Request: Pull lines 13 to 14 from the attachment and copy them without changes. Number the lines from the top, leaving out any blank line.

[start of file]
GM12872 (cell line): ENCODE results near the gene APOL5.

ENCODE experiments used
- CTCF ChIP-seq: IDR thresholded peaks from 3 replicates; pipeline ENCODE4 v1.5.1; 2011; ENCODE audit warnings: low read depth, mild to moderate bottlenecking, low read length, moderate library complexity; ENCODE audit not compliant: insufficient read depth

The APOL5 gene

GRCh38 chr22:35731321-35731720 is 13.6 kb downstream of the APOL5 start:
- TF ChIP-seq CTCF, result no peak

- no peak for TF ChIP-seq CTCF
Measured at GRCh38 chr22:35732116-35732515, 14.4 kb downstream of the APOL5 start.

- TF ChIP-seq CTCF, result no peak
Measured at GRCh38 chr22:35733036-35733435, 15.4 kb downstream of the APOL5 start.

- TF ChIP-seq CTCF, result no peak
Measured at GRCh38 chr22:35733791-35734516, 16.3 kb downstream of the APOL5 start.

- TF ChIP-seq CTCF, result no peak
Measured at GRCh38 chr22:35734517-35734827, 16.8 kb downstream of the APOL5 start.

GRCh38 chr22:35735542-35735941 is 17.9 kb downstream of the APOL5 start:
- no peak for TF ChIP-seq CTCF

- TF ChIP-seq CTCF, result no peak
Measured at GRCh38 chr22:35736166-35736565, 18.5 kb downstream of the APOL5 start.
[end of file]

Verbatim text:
- TF ChIP-seq CTCF, result no peak
Measured at GRCh38 chr22:35734517-35734827, 16.8 kb downstream of the APOL5 start.